Editor’s Note: This article is reprinted with permission from the National Rural Health Association’s Rural Roads summer 2016 magazine.
After 66 years in business, my hometown hospital recently closed its doors to patients. Gone is the emergency room, skilled nursing facility, lab, radiology, and physical therapy services — as well as 67 full-time jobs.
Meanwhile, in the past six years. 72 rural hospitals in the U.S. have closed, including nine already in 2016.
One in three rural hospitals is at risk of closing, and according to the National Rural Health Association’s Journal of Rural Health, closure rates have increased 600 percent in the put five years.
Across the country, small towns are literally losing their lifelines.
What gets lost in this story is what these closures mean lot the towns whose hospitals are shuttered. Sure. It’s obvious that jobs, public safety and community institutions are at stake. But what are we really doing by letting that institutions die? Where is this all going?
I was fortunate enough to have been raised in a town of 2,000, and I’ve also had the chance to see the world beyond its horizons. My first job at age 12 was cleaning the house where the emergency room physicians stayed while they took call for our E.R.
I’ve also worked as an EMT on our local ambulance and a medical assistant in our rural health clinic. I went to college and earned a master’s degree with research focused on rural physician recruitment before pursuing medical school and a family medicine residency. My parents and extended community still live in the small town where I grew up.
I have been shocked by the latest sates of hospital closures, which are rivaled historically only by the closure of 440 U.S. hospitals in the 1980s resulting from changes to how Medicare paid for their services.
In addition to my hometown hospital, five others that I have worked at or gotten to know through my research have either dosed or are teeming on the brink.
The very institutions that trained me and cared for the people I love are facing extinction if nothing changes. And so I return to this central question: What does it really mean for a town to lose its hospital?
The first loss is a sense of safety and security, one that is backed up by hard evidence. A 2014 study in Health Affairs showed that the death rates for patients in towns where the ER recently closed increased 5 percent across the board and 15 percent when patients had a heart attack or stroke.
This study didn’t analyze data on major trauma, where the time between getting injured and receiving care is even more critical. Heaven forbid one of my own parents suffered a stroke or a heart attack; they would likely be outside the window for brain-or heart-saving medications with their current travel time to a facility with an ER.
Any patient with seizures, anaphylaxis or any other life-threatening medical condition would literally have to consider moving out of town to a place with better access to care. In Tonopah, Nevada, a recent hospital closure means that residents have a 110-mile drive across state lines to the nearest emergency room.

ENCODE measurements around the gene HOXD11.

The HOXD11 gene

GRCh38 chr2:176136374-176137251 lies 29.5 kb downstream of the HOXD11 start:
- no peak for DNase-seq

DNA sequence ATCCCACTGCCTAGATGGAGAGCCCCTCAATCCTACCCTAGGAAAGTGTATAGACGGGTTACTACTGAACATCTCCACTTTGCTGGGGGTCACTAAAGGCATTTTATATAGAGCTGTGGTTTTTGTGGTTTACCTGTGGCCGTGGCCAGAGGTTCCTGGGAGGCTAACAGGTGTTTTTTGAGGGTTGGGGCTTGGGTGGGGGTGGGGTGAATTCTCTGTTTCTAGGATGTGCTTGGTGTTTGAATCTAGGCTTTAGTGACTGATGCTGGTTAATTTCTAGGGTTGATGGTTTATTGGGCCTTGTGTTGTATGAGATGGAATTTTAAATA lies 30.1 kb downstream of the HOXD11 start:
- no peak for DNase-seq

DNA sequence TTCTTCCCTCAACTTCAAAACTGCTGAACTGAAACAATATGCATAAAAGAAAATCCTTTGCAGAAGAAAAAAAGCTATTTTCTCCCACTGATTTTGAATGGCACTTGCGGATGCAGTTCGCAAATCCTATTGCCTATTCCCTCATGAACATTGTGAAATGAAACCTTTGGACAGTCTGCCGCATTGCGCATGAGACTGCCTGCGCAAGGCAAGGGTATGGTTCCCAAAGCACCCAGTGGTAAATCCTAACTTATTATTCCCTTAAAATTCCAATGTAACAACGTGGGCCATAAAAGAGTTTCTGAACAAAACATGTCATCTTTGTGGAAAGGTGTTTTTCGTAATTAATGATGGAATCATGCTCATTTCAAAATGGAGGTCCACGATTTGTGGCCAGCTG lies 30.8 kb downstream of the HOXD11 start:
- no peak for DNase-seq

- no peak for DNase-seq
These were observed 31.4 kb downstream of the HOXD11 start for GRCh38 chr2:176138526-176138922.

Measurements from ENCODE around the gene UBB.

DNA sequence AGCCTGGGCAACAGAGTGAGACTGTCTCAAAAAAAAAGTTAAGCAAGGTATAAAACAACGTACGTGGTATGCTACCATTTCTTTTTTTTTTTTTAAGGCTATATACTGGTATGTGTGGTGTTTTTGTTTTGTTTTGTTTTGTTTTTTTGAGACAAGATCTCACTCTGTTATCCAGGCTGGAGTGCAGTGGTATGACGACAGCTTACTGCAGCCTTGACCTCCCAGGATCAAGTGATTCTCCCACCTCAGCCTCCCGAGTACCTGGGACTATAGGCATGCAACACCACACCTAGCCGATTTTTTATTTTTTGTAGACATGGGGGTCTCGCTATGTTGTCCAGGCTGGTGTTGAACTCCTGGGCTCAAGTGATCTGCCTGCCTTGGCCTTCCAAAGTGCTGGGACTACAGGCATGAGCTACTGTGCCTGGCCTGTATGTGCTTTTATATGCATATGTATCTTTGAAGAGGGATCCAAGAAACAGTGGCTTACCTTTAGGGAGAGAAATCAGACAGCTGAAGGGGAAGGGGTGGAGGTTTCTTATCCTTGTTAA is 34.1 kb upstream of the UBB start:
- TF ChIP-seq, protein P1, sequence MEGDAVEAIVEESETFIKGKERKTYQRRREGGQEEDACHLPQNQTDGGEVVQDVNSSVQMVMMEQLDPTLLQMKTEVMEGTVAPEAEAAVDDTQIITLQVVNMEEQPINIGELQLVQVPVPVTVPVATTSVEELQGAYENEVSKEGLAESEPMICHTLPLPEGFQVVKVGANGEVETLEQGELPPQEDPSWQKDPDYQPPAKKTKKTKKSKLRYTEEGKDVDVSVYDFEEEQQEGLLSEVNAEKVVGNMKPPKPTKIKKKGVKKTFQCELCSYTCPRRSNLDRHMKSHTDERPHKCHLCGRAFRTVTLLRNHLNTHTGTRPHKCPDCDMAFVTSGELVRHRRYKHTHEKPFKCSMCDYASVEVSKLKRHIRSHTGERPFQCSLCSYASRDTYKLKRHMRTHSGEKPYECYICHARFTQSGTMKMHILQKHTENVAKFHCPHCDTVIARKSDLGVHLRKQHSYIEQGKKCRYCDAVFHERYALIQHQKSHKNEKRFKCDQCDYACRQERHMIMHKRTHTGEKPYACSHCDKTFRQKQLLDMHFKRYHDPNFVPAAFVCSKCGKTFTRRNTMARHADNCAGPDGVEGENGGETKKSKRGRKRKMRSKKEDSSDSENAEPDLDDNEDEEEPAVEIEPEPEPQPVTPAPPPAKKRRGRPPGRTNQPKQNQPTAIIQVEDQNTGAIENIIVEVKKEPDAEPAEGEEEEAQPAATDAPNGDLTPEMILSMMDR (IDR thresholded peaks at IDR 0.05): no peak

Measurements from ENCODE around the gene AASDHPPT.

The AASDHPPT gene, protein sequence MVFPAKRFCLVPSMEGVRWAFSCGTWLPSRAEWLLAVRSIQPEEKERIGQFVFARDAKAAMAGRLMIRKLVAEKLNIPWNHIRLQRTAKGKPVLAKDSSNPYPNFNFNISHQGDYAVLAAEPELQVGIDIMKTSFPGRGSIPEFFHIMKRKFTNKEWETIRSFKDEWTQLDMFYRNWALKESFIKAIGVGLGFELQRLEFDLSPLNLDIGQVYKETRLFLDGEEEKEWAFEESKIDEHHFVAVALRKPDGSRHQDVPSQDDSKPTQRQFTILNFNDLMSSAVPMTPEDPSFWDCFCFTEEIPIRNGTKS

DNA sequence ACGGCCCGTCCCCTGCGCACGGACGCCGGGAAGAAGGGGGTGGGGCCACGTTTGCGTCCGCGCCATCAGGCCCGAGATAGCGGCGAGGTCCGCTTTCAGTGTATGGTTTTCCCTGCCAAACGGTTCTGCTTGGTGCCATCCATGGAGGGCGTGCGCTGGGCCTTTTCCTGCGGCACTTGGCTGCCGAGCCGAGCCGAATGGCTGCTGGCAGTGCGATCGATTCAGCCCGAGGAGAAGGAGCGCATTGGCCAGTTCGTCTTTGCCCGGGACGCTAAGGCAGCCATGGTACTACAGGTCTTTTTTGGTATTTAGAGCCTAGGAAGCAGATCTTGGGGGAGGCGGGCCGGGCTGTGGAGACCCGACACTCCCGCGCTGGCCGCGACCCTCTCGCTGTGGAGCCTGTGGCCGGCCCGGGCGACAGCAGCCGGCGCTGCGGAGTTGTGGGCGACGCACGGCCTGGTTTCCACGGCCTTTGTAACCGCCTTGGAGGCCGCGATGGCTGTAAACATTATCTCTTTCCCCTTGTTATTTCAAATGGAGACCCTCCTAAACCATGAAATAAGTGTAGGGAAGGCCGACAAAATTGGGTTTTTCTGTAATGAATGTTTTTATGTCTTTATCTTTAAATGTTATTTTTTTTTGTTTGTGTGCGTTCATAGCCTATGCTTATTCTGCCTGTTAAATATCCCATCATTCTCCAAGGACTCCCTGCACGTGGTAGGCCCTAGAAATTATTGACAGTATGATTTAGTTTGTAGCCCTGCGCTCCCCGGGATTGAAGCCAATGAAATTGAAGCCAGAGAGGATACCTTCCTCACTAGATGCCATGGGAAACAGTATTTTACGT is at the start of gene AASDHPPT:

A shuttered hospital is also a near-death sentence to many small-town economies. On average, according to the Health Services Research Journal, closure of a local hospital reduces per capita income by $703 and increases unemployment by 1.6 percent. Undoubtedly, the more remote the community, the greater the effect, since lost jobs can’t be replaced by people driving to other nearby communities to find work.
Hospital closures also drive down property values, make towns far less attractive to retirees with their often complex health problems, and gut the local professional community, taking a hit on local pharmacies and other local health-related businesses as well. My hometown pharmacy was in the process of being sold when the hospital recently closed, and now that sale is anything but sure.
With doctors and other clinicians frequently employed by hospitals, the loss of a hospital can also mean the loss of nearly all medical care in that community. A patient’s doctor for the past five, 10 or 20 years can move on despite a heartfelt commitment to rural health and his or her patients. An ambulance service can disappear, leaving residents to drive deathly ill friends and family members to the hospital without any medical support.
Providers who cost tens of thousands of dollars and months or years to recruit can all be gone within weeks. Without a hospital to support them, many move on to more sustainable medical communities where they have more resources and are less isolated.
Finally, as in my case, hospitals are frequently a key provider of career opportunities and a path to the middle class for rural people who often have few options besides leaving town to be educated elsewhere. They are sources of the “homegrown” rural clinicians and health professionals that every government program is struggling to produce and retain.
I have seen dozens of classmates and friends start as hospital cafeteria employees or laundry workers and rise through the ranks of CNAs, EMTs, nurses and physicians during their careers. Few other institutions in small towns offer similar possibilities. By undercutting the hospitals that foster this process, we are reversing decades of work to improve the supply of rural providers and other health professionals throughout the country.
Above all, as a nation, we have stood up again and again to support equality, access and fairness. Allowing the current wave of rural hospital closures to continue defies our most basic values. It widens the gaps in a tiered system of health care where we support urban hospitals with our legislative and regulatory efforts and leave rural hospitals to struggle and die.
This is not acceptable. Please join me in supporting rural hospitals and the 62 million Americans who depend on them.